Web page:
Approximately 130 training modules on various drinking water rules make up the system. The modules runs well in most browsers as long as Adobe Flash is installed and running. Both audio and closed captions are available during the training with the option to run the modules at your own pace. To use this system, each operator will have to create their own account using an email address that has not been registered prior.

The system has a fairly easy setup. When an operator signs in, the homepage shows an Announcements section that will update users on new modules or changes to the system. Operators can design their own lesson plan for the regulations that apply to their system under the Curriculum Builder. The Builder asks questions about the system type, source water, and treatment methods. A new curriculum can be made and started at any time with each curriculum found under the Curriculum List.

Usually 5-15 modules will make up a curriculum. Each module will cover a different rule with a quiz of 4-5 questions at the end. The operator must answer each question correctly to pass. If operators want to run through the modules individually they can find a list under the Course Catalog tab, however this mode does not offer quizzes or completion credit by the system. A complete list of training modules available as of May 2019 can be found here.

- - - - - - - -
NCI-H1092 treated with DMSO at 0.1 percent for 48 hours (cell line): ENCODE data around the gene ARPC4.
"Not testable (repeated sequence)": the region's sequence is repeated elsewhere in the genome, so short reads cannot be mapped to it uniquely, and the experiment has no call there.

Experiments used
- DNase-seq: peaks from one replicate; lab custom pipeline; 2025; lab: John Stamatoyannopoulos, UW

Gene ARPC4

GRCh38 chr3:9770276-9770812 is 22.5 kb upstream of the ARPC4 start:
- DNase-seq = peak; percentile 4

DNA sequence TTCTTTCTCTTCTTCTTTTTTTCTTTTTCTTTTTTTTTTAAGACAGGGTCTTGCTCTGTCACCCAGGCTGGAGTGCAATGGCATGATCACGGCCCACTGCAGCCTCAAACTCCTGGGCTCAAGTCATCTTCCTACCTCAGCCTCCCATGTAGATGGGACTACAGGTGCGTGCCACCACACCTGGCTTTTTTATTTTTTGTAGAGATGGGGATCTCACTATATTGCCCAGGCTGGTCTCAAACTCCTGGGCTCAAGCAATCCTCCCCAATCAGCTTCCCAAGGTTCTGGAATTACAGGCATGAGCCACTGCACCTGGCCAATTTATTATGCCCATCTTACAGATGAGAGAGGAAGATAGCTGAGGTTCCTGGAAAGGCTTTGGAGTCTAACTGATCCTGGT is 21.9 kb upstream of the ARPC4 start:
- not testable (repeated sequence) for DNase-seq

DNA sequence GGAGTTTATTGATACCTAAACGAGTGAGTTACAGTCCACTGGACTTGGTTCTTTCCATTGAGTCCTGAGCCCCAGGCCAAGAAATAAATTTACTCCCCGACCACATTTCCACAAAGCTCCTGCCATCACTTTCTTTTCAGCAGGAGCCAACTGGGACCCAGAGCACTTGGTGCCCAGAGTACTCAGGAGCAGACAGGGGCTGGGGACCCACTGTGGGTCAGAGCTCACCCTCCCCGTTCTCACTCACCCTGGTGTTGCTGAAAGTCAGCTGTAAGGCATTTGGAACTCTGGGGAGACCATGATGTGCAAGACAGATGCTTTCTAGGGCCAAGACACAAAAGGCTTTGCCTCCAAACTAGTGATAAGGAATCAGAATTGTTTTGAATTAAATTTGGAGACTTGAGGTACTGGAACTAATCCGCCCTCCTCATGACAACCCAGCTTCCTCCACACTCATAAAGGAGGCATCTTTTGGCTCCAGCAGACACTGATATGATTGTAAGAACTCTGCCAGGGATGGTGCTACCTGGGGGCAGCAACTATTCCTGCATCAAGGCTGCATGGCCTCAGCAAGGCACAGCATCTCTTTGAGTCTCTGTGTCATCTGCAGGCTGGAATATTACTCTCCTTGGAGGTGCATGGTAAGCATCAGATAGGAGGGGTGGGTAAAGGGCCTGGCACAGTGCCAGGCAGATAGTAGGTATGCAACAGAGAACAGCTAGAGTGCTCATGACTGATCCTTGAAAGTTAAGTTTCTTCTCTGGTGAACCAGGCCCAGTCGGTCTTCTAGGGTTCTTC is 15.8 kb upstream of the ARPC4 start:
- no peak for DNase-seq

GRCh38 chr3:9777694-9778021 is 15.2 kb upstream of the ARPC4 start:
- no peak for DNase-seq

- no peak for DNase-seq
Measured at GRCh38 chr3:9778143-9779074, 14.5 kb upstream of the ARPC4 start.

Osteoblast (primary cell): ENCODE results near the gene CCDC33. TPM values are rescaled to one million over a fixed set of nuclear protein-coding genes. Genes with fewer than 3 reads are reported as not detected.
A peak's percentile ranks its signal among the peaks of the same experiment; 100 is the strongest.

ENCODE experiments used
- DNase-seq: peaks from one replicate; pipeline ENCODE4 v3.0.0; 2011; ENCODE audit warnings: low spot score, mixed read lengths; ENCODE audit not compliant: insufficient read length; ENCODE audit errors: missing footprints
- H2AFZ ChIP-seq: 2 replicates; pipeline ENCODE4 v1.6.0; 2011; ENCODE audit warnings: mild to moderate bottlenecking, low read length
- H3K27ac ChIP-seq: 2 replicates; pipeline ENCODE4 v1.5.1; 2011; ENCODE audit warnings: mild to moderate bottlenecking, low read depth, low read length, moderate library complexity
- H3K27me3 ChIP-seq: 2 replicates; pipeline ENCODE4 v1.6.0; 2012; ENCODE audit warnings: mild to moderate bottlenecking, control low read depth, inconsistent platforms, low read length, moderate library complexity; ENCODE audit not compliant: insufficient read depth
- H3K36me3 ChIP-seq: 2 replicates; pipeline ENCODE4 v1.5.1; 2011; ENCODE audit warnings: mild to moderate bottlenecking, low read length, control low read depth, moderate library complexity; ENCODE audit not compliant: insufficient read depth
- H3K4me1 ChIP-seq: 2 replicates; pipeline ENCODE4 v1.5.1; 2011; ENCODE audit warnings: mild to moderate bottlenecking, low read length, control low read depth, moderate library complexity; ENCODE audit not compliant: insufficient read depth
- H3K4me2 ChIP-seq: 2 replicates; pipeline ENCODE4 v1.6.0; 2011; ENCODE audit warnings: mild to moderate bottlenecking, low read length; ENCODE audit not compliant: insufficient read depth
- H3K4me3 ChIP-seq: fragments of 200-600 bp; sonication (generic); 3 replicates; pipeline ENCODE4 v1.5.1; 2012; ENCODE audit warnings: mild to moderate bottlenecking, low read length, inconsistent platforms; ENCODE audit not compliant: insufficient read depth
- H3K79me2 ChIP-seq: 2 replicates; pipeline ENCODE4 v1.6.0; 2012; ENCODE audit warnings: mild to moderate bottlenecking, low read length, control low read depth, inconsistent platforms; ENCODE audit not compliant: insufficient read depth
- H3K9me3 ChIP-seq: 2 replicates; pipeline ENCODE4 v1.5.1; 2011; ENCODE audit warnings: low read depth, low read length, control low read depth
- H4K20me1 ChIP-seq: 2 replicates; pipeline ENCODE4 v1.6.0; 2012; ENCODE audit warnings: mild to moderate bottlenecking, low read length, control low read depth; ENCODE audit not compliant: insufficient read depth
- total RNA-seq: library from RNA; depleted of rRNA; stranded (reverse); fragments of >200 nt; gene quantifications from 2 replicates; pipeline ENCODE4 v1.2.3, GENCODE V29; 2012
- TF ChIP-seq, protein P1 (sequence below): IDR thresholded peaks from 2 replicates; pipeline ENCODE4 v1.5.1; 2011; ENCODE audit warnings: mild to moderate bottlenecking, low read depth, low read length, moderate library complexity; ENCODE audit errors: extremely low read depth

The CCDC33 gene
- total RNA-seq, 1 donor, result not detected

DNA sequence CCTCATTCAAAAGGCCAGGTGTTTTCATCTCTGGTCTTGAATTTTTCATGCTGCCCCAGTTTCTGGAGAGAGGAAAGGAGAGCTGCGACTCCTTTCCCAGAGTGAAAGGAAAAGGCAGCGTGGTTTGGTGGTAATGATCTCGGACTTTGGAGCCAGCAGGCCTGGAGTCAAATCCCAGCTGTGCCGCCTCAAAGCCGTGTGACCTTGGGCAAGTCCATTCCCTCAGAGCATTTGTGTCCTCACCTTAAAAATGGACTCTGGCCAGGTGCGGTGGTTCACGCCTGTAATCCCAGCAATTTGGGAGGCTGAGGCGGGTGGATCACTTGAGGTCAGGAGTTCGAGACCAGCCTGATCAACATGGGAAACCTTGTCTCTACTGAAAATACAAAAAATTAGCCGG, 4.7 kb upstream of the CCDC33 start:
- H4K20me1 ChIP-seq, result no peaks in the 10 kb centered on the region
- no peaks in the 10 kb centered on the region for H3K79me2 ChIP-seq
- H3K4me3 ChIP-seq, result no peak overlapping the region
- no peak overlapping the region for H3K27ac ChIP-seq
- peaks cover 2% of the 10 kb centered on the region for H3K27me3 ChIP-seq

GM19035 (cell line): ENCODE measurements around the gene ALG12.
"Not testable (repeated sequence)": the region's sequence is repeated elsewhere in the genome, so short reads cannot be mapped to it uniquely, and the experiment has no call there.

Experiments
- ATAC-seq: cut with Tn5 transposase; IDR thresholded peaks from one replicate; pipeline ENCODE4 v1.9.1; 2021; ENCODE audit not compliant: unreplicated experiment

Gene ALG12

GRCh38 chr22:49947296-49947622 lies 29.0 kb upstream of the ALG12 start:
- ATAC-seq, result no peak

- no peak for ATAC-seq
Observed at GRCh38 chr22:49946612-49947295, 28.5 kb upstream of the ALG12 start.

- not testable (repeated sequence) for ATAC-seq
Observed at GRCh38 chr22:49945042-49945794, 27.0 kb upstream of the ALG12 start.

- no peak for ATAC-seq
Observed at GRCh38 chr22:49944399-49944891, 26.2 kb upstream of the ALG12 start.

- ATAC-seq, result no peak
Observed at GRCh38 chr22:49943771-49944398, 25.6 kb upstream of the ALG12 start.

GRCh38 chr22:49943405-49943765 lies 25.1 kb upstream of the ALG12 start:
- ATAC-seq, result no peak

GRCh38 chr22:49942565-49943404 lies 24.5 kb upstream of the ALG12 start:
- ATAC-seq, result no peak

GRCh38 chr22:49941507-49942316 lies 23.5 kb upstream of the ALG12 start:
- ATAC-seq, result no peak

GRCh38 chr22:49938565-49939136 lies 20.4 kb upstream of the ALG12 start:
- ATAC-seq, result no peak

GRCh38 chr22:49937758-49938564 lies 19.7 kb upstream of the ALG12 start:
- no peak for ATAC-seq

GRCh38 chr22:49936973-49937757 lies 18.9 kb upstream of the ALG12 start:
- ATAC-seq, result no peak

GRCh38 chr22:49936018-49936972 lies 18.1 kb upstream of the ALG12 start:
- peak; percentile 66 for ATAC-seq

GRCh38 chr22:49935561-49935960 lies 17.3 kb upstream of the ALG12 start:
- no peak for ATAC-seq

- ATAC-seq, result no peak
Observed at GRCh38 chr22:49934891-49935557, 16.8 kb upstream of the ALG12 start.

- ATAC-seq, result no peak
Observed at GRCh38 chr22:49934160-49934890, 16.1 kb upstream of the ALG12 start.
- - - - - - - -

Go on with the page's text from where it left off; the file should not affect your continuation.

An interesting feature to note about the training is that within each module slide includes the CFR citation number so operators can find the corresponding rule in the Code of Federal Regulations. It should also be noted that these topics cover federal regulations only and do not apply to states with stricter drinking water requirements.

When a training has been completed, the Certificates tab will create a print out certificate of the desired curriculum. The only drawback for operators is that this training is not pre-approved for CEUs in any states as of yet. To provide credit, a state primacy will have to review each of the 130 modules. The next plans for this training system involves designing new modules on Special Drinking Water Topics. While these modules have yet to be developed, drinking water operators can look forward to those resources in the future!

Featured Video - WaterClips: Financial Benchmarking for Water Utilities